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CAPTAIN AMERICA (1992)

 



Captain America (1992)
 

Format: NTSC
Language: English
Region: 1 (U.S. and Canada only)
Number of discs: 1
Rated: PG-13 (Parental Guidance Suggested)
Studio: Allied Vaughn
DVD Release Date: August 30, 2011
Run Time: 97 minutes
 


Movie:

Disc:

 

One might look at the recent big-budget Captain America as a slow progression away from Suck. Said Suck began in the 1970s, with a pair of truly ridiculous made-for-TV movies that featured silly plastic shields and a slumming Christopher Lee.

From there, it took an ever-so-small step up to a 1992 direct-to-video version: less crappy than the first films, but still a far cry from the Chris Evans blockbuster this summer. It was re-released on DVD last month in an effort to cash in on the character’s heightened profile. Judging by the quality on display, there was absolutely no other reason to do so.

To its credit, it stays more true to the character than the 1970s films. And it attracted a pair of comparatively famous actors (Ned Beatty and Ronny Cox) to help shepherd it home. But in the face of the 2011 version, its shoddiness is almost shocking. Like the new film, it starts during World War II, with the scrawny Steve Rogers (Matt Salinger, son of J.D.) volunteering for a secret experiment that transforms him into the pinnacle of human perfection. Donning the red, white and blue long-johns of Captain America, he does battle with the evil Red Skull (Scott Paulin), who has been injected with the same super-soldier serum and now furthers the aims of the Axis. Cap thwarts the Skull’s plans, but ends up frozen in ice for his troubles, thawing out only in the 1990s to take on his old nemesis yet again.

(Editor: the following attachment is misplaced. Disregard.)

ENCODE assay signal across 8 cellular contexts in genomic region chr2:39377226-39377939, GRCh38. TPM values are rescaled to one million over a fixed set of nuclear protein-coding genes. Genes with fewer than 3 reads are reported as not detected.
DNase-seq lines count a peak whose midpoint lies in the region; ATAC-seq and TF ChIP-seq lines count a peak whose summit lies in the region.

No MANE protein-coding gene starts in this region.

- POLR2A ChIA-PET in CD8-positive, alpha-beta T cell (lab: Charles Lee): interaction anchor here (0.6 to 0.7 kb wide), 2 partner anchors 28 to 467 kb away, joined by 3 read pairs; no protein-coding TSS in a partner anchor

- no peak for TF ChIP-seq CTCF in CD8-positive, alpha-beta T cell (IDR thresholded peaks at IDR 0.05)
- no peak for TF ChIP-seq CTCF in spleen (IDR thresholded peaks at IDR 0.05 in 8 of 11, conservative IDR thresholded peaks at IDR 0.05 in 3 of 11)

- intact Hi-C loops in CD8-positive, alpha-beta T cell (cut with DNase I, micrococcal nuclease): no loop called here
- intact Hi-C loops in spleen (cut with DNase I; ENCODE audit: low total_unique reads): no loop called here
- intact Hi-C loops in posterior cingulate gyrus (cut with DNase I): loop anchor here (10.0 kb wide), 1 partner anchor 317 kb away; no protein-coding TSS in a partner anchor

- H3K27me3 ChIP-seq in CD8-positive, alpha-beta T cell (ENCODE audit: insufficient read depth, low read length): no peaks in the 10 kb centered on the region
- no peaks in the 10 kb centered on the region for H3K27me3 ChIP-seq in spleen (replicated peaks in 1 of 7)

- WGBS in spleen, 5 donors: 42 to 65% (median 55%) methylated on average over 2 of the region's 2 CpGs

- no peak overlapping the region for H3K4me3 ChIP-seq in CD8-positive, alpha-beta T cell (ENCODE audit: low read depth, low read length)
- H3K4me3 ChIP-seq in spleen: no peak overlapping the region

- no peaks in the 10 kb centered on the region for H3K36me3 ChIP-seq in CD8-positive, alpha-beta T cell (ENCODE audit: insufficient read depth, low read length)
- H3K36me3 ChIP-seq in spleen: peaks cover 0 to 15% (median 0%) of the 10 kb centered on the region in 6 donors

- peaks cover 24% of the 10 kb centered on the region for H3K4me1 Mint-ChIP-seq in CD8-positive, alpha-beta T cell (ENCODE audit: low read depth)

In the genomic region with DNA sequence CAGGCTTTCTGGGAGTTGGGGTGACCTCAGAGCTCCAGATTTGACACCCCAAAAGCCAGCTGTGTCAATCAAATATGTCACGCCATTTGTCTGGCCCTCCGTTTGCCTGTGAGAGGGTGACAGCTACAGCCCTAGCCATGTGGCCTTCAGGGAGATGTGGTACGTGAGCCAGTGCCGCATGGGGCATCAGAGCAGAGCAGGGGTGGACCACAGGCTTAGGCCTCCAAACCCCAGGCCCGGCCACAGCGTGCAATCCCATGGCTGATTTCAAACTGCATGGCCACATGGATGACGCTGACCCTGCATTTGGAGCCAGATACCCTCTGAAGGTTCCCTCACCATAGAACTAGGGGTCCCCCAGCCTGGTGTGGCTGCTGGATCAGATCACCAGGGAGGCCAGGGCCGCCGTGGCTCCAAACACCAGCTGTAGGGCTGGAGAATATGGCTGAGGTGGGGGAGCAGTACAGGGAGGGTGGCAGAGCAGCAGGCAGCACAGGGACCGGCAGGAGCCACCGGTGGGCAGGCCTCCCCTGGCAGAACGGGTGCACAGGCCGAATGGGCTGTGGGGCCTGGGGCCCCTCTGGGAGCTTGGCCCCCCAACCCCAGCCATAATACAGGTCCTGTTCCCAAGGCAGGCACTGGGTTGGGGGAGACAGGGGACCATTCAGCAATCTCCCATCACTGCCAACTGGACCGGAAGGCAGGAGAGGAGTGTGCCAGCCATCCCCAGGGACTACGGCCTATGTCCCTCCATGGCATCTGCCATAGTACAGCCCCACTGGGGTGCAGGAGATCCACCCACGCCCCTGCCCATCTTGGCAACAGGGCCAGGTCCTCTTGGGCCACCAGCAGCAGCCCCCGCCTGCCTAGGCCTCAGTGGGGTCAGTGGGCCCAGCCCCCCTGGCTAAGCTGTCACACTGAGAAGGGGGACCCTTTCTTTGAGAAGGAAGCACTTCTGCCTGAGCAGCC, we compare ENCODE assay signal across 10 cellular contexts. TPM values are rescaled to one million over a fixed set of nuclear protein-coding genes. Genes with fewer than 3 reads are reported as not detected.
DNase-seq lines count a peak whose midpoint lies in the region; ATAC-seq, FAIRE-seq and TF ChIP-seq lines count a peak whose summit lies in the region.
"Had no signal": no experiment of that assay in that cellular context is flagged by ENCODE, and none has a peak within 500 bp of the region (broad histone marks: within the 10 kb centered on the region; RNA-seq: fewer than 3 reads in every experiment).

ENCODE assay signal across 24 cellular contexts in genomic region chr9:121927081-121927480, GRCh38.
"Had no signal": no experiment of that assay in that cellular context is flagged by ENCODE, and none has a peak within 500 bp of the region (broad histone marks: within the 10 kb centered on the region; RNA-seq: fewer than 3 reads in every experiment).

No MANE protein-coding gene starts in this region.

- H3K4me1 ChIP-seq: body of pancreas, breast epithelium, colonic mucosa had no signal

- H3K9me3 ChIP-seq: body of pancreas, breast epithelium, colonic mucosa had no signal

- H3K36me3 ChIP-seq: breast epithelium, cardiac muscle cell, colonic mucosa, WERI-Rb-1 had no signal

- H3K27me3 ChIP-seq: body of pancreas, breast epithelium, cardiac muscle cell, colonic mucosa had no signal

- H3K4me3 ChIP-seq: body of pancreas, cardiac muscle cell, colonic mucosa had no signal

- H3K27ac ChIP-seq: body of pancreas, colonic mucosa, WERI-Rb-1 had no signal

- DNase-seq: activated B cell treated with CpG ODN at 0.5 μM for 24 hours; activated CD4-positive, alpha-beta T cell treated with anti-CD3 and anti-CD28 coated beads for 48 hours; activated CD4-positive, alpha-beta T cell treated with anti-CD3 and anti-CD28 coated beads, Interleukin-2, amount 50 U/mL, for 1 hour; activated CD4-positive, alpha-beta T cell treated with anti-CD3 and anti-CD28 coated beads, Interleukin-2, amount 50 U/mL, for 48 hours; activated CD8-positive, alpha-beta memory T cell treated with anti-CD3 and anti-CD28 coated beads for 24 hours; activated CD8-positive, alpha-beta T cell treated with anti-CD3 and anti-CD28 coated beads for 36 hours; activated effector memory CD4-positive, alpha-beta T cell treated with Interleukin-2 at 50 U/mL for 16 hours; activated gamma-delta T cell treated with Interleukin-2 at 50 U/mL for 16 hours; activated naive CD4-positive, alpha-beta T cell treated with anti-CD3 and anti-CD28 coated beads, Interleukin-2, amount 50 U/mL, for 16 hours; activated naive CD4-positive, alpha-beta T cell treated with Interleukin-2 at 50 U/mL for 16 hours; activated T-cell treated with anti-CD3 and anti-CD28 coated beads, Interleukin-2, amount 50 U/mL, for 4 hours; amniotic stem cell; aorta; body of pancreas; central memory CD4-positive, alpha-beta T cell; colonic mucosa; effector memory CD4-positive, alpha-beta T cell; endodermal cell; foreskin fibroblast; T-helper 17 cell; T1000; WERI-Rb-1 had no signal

The problems begin almost immediately, with an unnecessarily convoluted back-story and the inexplicable decision to make the Skull Italian instead of German. Salinger himself makes a shockingly feckless Captain: filling out the suit well enough, but otherwise more stumblebum than super-stud. Director Albert Pyun plays up the stranger-in-a-strange land notion to the film’s ultimate detriment. We’re treated to interminable scenes of Rogers wandering through the 1990s landscape, amazed and los in equal measures with no clear direction in which to proceed. Only when the Skull kidnaps the President (Ronny Cox) does he leap into action again, but by then the bulk of the film is lost.

The lack of budget doesn’t help matters. With limited time and funds, the action scenes feel like a third-rate cop show: using the pretty Yugoslavian locations in an effort to make the amateurish stunts look more polished. None of the actors invest much in the proceedings – even Beatty and Cox are phoning it in – and the cheap production does nothing to justify their attentions. Admittedly, it respects the character enough to stay true to his origins and tries desperately to bring some fun to the proceedings. But with the sea change in Marvel’s cinematic fortunes, it exists more as a curiosity than a worthwhile experience.

Indeed, that may constitute its only worthwhile purpose. Captain America was released amid a glut of similarly cash-strapped efforts, from the Dolph Lundgren Punisher to the David Hasselhoff Nick Fury. Looking at this film and the new one side by side highlights how much we’ve gained in the last decade: how even mediocre efforts like Fantastic Four stand head and shoulders above earlier generations of Marvel movies. That’s not Captain America’s fault, of course, but that doesn’t mean that anyone but the most die-hard fans should suffer through it.

THE DISC: This is a quickie cash-grab and it shows. The menu is minimalistic and the disc contains nothing but the movie itself: indifferently transferred and lacking even a chapter search function to help you navigate through the sludge.


- Rob Vaux


 



 

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